This week's book giveaway is in the OCAJP 8 forum. We're giving away four copies of OCA Java SE 8 Programmer I Study Guide and have Edward Finegan & Robert Liguori on-line! See this thread for details.
I think this is the best place for this question. I have been reading Craig Larman's book on UML and OO, and was wondering where does data modeling fit into the whole process? What artifacts if any from OOA/D are used when modeling data? Who is responsible for making decisions about the data model? Is it the developers, or the DBA? Thanks, Steve
I guess the answer to this is as much political as practical. Any question "who is responsible for ..." should really incude an " ... in this organization". In my opinion, there is no real distinction between "developer" and "DBA" roles. One specializes in (say) Java, XML and Tomcat config files, one specializes in (say) Oracle schemas, indexes and explain plans. Surely the whole team has to "buy in" to the chosen solution? You'll be telling me that testers have no input next ! In practice, if your organization enforces some sort of arbitrary separation between developer and DBA roles, then you need to find out from the organization what the individual responsibilities of those roles should be. I don't think you can just guess.
Originally posted by Steve Chernyak: Who is responsible for making decisions about the data model? Is it the developers, or the DBA?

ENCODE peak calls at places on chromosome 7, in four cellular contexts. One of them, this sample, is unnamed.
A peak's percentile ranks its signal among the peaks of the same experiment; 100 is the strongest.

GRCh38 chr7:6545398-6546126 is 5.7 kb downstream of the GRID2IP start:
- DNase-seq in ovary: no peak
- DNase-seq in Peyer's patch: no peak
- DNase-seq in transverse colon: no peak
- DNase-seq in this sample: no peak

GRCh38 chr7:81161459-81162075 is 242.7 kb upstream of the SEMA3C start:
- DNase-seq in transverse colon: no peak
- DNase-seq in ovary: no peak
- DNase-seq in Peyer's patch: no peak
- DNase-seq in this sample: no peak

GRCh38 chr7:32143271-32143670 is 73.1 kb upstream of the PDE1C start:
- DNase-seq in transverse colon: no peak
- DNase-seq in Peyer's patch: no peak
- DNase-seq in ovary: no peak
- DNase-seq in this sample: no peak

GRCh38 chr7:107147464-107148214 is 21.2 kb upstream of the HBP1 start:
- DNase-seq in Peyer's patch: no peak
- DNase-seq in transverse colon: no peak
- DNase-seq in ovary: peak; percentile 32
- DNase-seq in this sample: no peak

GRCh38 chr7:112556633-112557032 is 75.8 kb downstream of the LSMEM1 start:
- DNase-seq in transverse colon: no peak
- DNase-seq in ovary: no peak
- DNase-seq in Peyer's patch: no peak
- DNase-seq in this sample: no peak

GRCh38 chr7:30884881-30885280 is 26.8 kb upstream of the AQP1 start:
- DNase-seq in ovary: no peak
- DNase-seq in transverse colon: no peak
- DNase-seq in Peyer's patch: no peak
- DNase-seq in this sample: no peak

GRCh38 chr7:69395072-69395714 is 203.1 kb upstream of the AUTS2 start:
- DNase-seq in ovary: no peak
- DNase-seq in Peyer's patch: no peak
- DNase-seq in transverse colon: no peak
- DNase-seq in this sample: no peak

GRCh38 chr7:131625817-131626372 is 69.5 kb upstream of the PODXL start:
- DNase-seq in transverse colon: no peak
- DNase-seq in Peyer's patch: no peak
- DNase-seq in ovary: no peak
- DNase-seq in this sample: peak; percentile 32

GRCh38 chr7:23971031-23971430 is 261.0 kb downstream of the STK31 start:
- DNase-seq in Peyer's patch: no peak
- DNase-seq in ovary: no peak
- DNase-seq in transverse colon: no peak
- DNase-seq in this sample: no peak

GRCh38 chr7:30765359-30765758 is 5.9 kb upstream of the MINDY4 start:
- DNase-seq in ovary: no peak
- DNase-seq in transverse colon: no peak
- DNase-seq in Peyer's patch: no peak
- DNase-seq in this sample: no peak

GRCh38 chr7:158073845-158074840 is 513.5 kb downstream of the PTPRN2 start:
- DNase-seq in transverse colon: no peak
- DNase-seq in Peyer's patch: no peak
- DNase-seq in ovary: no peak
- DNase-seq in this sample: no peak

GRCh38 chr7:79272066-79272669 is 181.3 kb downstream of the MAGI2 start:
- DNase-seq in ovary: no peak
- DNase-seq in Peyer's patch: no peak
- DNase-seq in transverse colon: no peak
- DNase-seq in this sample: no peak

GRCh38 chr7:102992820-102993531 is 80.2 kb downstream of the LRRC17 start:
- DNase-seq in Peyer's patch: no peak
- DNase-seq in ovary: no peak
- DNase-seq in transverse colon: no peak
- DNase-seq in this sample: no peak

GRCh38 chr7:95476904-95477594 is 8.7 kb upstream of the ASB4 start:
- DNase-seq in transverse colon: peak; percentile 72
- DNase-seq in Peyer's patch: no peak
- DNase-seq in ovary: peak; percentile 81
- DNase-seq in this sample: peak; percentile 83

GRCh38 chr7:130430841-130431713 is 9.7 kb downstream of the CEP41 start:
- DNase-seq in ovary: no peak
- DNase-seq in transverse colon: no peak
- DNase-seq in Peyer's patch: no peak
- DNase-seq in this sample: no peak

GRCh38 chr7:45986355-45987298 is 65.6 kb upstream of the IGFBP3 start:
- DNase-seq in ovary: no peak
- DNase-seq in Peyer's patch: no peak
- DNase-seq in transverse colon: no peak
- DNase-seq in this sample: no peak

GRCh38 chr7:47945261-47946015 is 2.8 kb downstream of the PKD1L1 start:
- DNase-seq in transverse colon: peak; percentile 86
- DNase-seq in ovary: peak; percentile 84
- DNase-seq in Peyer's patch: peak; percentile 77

My answer would be "wrong question". Data modeling is an area that is as deep as OO modeling. There are multiple kinds of data models, and different people care about different models (and there are assorted debates about the kinds of models you should have). A conceptual data model is essentially a pictorial representation of the scope of a project. It indicates the integration context for an application (system, service, whatever). It shows the fundamental interactions and data expectations of the application and the other systems it touches/is touched by/indirectly influences. In other words, a conceptual data model is a bit like an I/T planning analog of use cases, prior to the use cases being elaborated. It is useful for uncovering fundamental world-view inconsistencies between systems that may not be apparent if you rely too much upon use cases to uncover requirements. The project manager, and the key participants in providing or consuming data with this new application, all need to be in agreement with the conceptual data model. Developers and DBAs aren't relevant at this point. At the next levels of refinement are logical and physical data models. A team should have somebody in the role of a database engineer who will work with developers and DBAs. The developers have needs that will tend to drive the logical model. The DBAs will know things about effective use of the technology that will tend to drive the physical model. The DBE tries to make all that information and need come together effectively.